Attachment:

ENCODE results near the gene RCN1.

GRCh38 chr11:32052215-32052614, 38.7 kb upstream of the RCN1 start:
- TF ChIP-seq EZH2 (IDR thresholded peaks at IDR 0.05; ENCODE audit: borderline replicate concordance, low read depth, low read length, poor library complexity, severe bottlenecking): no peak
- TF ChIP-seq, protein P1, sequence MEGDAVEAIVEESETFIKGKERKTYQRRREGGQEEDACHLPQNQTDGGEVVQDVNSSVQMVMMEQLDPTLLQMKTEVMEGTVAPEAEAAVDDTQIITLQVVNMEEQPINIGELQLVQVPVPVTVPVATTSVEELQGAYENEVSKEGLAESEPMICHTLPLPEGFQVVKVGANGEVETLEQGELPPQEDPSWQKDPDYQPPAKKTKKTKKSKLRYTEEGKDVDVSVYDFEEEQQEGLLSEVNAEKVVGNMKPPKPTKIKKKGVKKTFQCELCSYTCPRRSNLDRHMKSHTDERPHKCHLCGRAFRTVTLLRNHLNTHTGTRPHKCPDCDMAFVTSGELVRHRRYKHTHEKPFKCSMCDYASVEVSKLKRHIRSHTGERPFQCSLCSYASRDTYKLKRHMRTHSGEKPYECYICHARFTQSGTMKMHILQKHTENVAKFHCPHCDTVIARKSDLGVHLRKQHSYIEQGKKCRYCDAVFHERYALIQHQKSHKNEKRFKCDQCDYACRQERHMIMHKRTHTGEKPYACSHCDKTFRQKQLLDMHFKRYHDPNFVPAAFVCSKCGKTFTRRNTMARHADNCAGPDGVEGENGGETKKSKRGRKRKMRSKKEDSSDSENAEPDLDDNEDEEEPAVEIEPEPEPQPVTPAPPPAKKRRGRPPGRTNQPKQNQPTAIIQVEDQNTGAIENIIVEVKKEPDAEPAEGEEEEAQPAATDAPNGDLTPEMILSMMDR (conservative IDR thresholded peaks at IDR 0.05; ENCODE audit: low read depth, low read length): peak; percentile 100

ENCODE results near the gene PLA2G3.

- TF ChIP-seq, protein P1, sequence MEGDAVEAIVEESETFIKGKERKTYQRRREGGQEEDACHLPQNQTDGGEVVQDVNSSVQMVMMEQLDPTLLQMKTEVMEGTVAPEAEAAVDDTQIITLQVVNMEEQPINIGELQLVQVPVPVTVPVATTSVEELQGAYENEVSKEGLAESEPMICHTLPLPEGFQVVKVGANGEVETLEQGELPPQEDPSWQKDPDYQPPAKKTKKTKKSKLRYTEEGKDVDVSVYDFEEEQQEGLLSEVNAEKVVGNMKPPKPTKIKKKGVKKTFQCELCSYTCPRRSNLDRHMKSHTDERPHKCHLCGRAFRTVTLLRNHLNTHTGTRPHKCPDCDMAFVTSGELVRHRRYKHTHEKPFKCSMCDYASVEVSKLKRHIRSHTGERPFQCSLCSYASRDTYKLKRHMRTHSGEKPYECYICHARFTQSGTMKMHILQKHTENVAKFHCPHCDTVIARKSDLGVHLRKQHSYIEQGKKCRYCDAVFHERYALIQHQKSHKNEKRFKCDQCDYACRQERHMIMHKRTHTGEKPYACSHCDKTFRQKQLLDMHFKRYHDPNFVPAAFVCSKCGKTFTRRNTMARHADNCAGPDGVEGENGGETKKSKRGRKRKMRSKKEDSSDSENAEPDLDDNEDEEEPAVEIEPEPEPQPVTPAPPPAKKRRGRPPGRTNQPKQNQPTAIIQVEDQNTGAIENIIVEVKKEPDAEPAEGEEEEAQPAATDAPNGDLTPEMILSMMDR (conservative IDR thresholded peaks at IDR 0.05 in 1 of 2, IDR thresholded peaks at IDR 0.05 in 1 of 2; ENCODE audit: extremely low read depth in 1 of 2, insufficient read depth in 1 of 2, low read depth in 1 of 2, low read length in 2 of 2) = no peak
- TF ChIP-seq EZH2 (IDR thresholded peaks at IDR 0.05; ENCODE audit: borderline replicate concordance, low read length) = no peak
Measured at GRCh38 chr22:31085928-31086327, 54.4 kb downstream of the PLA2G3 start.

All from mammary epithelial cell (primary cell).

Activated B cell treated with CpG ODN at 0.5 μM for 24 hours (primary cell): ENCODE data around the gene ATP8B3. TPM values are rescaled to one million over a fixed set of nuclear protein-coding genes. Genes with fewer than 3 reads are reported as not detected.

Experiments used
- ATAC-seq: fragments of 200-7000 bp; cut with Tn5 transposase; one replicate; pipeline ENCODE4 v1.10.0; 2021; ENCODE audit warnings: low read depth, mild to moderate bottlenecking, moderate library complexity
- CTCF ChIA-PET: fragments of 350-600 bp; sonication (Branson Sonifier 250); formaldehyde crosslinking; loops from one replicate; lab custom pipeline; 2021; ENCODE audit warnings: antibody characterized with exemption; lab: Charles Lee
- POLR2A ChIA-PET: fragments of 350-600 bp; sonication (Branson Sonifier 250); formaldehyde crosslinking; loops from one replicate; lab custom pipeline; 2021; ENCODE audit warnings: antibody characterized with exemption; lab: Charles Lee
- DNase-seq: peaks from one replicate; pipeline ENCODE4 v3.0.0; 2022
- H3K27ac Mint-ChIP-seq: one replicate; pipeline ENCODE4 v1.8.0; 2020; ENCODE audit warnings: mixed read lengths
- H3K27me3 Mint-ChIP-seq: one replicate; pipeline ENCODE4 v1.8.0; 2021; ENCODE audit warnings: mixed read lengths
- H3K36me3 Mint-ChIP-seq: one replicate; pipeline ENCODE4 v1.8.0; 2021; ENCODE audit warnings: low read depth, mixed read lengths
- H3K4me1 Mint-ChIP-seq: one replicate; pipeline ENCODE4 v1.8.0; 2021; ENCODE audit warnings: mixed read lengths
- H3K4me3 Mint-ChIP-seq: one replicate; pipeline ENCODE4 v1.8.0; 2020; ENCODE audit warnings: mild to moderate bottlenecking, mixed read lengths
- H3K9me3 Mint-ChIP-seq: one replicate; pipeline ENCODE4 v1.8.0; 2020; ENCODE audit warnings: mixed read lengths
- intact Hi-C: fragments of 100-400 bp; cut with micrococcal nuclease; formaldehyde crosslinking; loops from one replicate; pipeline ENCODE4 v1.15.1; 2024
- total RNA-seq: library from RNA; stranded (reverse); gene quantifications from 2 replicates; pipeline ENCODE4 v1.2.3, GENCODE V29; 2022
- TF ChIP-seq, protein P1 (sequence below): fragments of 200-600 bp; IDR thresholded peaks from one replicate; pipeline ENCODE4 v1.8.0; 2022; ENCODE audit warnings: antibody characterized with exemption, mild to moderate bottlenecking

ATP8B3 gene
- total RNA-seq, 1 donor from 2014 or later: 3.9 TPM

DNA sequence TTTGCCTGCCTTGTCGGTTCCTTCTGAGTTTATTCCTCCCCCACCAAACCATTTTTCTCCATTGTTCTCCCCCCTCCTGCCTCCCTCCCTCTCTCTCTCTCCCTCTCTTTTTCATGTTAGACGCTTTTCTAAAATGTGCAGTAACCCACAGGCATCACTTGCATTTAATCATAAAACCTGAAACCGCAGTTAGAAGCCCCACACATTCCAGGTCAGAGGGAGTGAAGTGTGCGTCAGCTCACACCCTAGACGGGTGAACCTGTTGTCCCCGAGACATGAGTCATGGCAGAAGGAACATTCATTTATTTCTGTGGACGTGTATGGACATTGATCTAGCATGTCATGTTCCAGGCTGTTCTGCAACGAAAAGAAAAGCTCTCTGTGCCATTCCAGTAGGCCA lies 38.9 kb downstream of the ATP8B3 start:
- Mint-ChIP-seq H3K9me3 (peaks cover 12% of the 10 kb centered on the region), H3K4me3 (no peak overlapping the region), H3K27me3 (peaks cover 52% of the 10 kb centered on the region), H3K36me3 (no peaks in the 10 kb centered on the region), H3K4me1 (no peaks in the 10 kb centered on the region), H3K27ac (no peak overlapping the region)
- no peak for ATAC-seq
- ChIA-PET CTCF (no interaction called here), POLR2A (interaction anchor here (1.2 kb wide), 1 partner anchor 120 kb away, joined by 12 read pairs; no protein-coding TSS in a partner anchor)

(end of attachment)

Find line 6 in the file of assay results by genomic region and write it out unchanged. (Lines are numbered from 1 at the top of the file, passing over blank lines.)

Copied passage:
- TF ChIP-seq, protein P1, sequence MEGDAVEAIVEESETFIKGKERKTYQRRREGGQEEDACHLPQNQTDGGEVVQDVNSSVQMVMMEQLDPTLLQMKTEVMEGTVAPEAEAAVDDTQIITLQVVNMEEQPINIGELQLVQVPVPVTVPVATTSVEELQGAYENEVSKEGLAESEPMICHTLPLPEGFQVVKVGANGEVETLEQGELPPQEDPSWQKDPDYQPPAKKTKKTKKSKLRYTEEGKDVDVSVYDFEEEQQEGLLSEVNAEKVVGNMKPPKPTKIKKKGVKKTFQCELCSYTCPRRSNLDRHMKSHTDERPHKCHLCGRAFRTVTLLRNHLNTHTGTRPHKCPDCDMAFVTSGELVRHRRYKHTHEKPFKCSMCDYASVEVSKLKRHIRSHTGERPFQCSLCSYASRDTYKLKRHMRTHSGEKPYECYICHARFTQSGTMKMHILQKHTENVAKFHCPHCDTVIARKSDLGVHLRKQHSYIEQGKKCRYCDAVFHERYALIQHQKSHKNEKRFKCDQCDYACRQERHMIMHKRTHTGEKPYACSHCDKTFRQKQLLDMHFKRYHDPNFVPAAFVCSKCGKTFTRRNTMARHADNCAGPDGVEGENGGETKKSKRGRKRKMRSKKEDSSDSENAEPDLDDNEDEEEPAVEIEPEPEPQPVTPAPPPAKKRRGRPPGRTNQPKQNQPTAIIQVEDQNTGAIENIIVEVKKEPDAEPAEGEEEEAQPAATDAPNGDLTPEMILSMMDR (conservative IDR thresholded peaks at IDR 0.05 in 1 of 2, IDR thresholded peaks at IDR 0.05 in 1 of 2; ENCODE audit: extremely low read depth in 1 of 2, insufficient read depth in 1 of 2, low read depth in 1 of 2, low read length in 2 of 2) = no peak